We’ve seen stories of aimless heroes chasing the heroine as if she was a coveted trophy. We’ve seen stories where the villainous rival challenges the hero, and we’ve seen stories that featured underdogs rising to fame. But all these sub-plots are usually lined by a realistic approach and a tight narrative. But Maan Karate fails to combine all these elements.
The film starts off with a promising fantasy tale, where a bunch of kids (Youth, whose only aim is to get rich) seek blessings from a sage to foresee events. They try and pin Peter down, with whose help they receive a reward of 2 crores. Then comes Yazhini(Haniska) , the usual quintessential heroine who acts all cute and bubbly and eventually weeps when the hero is in trouble. Then comes the villain, who does what he has to do best. The scene where the villain’s wife calmly requests a “pity-favor” and the scene where the villain quickly reveals his motive displays his corrupt nature.
Sivakarthikeyen, who is fast turning out to be a bankable star, returns with sports-based film after Ethir Neechal. In one of the funniest scenes, he decides to compete in a Tamil Kural competition, to win the hand of his lady love. He preps up and appears with confidence, and recites the kural to Yazhini’s father (Sayaji Shinde) only to mimic the different voices of Tamil movie stars. The father then puts him on the “reject” list. He is glum and disappointed but he prepares himself and unabashedly appears for the second attempt, where he quickly uses his wit. He emotes well, dances well and allures confidence in the whole movie. He reminds us that a highly-expressive face in a funny sequence, is enough to crack us instantly. But his look- A civilized, polished Royapuram youth doesn’t fit the local essence, the character should carry but he quickly compensates this novice in the English language and the sport; boxing.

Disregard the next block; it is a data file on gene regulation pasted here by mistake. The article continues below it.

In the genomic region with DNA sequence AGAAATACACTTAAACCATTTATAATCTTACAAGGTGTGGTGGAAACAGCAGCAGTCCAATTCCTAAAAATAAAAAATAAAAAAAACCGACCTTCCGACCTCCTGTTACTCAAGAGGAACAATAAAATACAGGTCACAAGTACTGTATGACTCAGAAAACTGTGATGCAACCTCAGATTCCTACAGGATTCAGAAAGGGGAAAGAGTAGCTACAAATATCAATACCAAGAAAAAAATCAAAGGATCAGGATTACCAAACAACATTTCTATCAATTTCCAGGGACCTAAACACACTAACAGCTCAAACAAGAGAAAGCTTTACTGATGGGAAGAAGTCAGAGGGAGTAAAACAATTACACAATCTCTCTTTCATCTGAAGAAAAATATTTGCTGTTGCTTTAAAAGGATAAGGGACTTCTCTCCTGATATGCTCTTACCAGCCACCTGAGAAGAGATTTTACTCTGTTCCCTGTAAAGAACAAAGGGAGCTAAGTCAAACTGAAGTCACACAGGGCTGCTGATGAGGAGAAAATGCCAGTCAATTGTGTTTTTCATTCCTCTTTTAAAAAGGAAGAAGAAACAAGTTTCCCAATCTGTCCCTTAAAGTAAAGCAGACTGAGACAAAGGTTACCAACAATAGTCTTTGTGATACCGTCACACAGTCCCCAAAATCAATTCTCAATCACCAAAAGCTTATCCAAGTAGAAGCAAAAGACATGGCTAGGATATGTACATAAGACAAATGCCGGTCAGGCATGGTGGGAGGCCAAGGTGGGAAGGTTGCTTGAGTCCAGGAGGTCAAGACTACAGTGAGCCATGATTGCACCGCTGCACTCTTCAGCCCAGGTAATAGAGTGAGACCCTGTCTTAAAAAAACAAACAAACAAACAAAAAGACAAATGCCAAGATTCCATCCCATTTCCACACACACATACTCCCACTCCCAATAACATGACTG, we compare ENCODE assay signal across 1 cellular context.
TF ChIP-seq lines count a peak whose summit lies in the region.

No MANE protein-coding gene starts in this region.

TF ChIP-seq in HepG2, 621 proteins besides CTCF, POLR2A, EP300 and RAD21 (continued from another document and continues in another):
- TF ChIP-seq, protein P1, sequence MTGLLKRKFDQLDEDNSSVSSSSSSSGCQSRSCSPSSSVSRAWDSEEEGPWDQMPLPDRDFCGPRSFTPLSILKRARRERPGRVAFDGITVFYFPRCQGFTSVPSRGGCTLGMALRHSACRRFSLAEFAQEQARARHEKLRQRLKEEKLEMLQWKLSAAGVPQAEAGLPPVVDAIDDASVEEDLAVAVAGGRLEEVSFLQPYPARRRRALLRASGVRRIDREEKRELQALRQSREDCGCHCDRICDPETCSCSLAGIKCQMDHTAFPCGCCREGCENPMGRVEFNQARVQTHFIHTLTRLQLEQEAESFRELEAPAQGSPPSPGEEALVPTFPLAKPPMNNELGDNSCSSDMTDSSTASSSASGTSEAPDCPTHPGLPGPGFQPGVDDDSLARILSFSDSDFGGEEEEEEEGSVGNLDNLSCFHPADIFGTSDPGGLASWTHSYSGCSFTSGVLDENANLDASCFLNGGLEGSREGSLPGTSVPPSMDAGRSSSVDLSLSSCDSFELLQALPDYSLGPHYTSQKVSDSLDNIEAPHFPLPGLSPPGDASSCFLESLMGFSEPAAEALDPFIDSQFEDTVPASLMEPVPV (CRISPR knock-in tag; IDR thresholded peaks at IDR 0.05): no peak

With a gripping background score, Anirudh’s music is peppy and lingers in your mind, but is picturized in foggy atmosphere, set in highly colourful sets. In fact, the whole film has a very Bollywood feel to it – a red Beatle against a yellow wall, closed interiors with silly matching colours, glaring lights, artificially-set flares, though shot well, isn’t necessarily required for the film. Not to forget the hailstorms that seems unfamiliar to the people of Chennai.
After a point, you wouldn’t know why the film has turned out this way. Peter packs a few punches, uses his Maan karate style to win his lady’s heart, but why didn’t he use the same grit to convey this sooner? Director, Thirukumaran, delivers a loosely-scripted film delivered in fancy execution. This film could’ve been neater, tighter and strongly narrated, generously-drizzled with the necessary local milieu. Strictly for those who want to see a lazy entertainer.